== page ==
I recently watched the new run of the Netflix/Marvel TV show Daredevil. Better people than I will offer coherent reviews, but I had a lot of thoughts about this show, and wanted to get them out of my system.
While I’ve tried to stay vague about details, there are spoilers ahead. You’ve been warned…
Damn, That’s A Good Punisher
When I heard that Marvel and Netflix were putting the Punisher into the second season of Daredevil I was worried. I understand the appeal of the Punisher, Marvel’s gun-toting vigilante anti-hero, but I didn’t think that his vengeful brutality would work well here. I was very, very wrong.
Punisher is the best thing about this season. The storyline around him explores the morality both of his actions and of Daredevil’s. It’s the most convincing and nuanced exploration of the character I’ve seen, made more powerful by Jon Bernthal’s compelling performance.
Matt Murdock’s an Arsehole
I really can’t emphasise this enough. It seems like we’re meant to like Murdock, aka Daredevil, empathising with his guilt-ridden Catholic ways and his need to take responsibility for everything around him. But the more I watch, the more I find his attitude rotten and egotistical. His constant references to “my city” and his insistence on him being the one to solve everything aren’t the attitude of a man taking reasonable responsibility – they’re the attitude of a man claiming ownership over the people around him. It’s not noble, it’s selfish, and he’d be far more effective if he worked with others. In his own way, he’s as unreasonable as the protagonists of Sons of Anarchy, and as with those characters, I empathise right up to the moment I think about what he’s saying and doing.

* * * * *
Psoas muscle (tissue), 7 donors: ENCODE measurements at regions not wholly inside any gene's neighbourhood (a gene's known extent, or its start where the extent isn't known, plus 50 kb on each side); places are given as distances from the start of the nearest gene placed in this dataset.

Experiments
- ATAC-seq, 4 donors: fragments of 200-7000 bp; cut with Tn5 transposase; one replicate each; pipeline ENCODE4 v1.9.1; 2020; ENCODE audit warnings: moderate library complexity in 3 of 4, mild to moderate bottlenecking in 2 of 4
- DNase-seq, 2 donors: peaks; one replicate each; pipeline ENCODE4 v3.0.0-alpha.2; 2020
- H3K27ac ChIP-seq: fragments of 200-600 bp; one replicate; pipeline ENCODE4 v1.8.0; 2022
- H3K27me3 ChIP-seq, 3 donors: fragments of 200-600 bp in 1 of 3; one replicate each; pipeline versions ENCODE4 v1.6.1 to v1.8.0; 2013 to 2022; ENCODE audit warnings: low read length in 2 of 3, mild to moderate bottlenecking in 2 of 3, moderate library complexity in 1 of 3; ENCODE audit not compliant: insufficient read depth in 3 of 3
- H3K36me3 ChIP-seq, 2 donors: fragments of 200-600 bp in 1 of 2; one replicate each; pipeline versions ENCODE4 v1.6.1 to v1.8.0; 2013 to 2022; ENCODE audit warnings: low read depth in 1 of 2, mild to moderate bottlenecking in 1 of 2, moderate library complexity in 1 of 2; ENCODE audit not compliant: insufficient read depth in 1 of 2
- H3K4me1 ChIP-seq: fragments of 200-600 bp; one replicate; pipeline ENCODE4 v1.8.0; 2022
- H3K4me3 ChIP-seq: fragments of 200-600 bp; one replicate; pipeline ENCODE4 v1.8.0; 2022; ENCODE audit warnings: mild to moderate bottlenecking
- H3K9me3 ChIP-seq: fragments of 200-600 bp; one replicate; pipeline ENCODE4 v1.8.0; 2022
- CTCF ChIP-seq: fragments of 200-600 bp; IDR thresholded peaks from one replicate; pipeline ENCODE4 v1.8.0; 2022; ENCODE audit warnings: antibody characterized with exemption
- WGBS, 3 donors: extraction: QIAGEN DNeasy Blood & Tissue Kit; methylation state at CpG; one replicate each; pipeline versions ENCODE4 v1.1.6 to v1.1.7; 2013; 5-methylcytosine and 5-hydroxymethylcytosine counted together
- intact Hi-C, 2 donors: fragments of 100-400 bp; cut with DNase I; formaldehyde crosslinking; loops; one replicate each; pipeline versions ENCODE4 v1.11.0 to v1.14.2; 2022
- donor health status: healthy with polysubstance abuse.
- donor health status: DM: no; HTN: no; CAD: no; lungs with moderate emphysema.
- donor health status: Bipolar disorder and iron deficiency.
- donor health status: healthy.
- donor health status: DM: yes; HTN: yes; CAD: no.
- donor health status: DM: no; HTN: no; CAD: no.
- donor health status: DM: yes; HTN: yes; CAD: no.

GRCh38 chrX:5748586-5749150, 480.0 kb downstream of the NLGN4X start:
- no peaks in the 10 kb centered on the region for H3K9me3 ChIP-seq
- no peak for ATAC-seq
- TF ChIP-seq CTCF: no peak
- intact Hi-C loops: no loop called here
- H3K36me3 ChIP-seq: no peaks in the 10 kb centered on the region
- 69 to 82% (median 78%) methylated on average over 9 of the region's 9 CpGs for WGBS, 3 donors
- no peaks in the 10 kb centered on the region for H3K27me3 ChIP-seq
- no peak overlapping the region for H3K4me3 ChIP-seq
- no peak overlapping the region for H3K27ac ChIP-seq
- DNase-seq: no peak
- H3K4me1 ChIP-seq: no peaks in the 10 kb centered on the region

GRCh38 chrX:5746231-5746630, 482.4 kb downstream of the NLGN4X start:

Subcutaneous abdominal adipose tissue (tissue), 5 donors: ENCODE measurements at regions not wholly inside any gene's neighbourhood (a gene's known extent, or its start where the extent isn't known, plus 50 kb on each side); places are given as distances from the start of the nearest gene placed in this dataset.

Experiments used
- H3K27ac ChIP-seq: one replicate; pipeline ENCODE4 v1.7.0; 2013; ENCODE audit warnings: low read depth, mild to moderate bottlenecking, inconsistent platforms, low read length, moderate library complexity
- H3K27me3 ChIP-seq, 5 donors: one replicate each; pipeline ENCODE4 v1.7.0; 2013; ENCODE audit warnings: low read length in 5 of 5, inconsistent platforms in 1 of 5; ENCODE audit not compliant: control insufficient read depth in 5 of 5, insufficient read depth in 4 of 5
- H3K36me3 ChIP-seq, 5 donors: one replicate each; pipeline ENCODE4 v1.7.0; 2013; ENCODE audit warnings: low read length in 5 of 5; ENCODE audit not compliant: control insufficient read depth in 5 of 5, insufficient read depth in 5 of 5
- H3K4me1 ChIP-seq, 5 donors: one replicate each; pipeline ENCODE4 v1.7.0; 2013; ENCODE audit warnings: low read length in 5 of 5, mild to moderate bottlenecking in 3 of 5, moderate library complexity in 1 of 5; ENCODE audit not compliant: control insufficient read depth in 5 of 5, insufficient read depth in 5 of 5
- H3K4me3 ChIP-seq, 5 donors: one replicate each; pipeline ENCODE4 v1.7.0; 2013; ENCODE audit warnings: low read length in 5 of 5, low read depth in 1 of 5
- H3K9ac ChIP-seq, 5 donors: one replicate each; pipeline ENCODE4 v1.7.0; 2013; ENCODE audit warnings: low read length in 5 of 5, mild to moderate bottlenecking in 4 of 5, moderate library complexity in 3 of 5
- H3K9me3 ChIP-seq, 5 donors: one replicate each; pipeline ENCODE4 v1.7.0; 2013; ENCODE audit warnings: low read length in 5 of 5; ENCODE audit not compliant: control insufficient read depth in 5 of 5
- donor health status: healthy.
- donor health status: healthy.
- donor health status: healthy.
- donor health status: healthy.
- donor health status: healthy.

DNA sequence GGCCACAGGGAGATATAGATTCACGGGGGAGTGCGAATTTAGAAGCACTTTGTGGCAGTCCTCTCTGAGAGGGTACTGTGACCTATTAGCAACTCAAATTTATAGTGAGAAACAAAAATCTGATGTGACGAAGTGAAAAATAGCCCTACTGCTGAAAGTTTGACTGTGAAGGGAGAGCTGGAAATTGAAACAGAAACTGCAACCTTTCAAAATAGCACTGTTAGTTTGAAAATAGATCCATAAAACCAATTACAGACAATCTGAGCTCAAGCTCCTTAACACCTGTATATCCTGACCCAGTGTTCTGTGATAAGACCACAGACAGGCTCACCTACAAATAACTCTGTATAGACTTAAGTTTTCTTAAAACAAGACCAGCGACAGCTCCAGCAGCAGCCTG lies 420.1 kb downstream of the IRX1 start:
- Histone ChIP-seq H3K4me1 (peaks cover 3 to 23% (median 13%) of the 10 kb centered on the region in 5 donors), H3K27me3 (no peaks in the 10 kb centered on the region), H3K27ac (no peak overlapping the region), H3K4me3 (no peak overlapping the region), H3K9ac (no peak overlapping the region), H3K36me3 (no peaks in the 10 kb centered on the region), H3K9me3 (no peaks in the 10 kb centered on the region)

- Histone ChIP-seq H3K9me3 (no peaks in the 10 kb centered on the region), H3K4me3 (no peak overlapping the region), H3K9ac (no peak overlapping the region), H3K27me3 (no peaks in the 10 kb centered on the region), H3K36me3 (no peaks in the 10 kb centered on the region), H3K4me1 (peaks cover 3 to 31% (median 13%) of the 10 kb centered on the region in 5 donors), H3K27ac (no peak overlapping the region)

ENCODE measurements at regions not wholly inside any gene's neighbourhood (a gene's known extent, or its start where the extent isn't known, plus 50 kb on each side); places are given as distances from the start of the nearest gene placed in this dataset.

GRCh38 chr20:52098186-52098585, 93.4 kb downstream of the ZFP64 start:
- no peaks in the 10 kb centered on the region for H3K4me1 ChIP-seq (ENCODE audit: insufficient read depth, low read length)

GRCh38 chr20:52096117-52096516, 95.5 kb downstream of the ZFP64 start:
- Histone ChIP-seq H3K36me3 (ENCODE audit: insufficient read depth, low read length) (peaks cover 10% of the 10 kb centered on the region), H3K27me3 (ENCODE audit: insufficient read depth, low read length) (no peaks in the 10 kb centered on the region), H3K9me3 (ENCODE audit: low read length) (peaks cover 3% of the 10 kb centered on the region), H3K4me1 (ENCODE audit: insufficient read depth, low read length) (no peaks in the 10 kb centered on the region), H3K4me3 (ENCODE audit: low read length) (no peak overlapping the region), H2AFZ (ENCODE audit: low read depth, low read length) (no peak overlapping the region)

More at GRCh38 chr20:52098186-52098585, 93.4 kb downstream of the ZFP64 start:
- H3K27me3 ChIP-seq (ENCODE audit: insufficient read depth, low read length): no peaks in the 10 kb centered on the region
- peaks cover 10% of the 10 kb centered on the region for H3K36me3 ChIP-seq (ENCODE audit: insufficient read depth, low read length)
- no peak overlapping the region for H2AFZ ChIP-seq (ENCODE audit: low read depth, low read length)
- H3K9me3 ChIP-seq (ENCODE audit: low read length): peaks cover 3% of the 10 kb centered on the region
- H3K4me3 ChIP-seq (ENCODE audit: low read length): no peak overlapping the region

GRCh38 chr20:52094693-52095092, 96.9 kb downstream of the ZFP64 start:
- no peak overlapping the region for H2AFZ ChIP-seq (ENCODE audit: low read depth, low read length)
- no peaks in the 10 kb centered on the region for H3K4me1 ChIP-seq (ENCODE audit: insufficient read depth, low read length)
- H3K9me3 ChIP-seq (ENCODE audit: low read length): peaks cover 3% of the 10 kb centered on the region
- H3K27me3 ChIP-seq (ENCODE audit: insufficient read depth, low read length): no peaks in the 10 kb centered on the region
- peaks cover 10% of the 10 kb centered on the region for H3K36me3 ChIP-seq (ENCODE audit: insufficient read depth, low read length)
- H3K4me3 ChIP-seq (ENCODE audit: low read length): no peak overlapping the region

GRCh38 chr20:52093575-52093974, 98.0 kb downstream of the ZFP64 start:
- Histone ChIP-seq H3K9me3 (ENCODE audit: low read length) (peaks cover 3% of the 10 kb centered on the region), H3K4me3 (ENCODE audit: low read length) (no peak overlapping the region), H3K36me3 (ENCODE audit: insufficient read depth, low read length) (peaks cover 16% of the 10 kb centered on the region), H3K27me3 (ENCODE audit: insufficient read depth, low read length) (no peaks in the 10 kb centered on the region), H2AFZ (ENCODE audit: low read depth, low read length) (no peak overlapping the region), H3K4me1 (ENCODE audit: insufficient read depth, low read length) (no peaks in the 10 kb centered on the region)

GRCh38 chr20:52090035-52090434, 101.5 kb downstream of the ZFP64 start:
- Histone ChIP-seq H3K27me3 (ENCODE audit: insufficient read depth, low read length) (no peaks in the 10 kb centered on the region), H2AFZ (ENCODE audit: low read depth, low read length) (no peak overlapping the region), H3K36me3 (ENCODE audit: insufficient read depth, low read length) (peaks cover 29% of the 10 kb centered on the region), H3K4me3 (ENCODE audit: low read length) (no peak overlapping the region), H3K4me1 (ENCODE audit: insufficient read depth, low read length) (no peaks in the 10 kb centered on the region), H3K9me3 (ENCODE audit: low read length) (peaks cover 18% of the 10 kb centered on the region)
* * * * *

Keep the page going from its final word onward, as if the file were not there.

I can’t tell whether this is a deliberate move by a very clever show, or a terrible reflection of what is considered appropriate behaviour for a man and a hero. Given the Punisher plotline, I’d be inclined to give the show the benefit of the doubt, but…
Where’s the Villain?
There’s an interesting conversation to be had about who the antagonist of this story is, but one thing’s for sure – there’s no interesting central villain. The Kingpin was a highlight of the first season, turning it from something good to something utterly compelling. Here he’s a bit player, and there’s no equivalent figure to take his place. The Punisher, though well written and performed, is sidelined in the second half of the season, and there’s no other figure as interesting. The eventual villains are dull and passionless. It’s a real shame, as the makers of this show have shown that they can do better.
Karen’s Become Interesting
Karen Page was a problem in the first season, a bit too much the blonde girlfriend / victim. The hints of darker things in her past weren’t enough to avoid the feeling that we were heading into terrible gendered tropes. This season she does better, emerging as a more strongly written and pro-active character, whose failings make her interesting rather than disappointing.
Will Claire Temple Bring the Defenders Together?
This point is wishful thinking on my part, but plausible at this point. Claire Temple, the nurse who helps out superheroes, is currently the strongest connecting thread between Daredevil, Jessica Jones and, through her existing relationship with the protagonist, possibly the upcoming Luke Cage series. Could she be the one to bring together these heroes and the as-yet-unseen Iron Fist for the eventual Defenders show?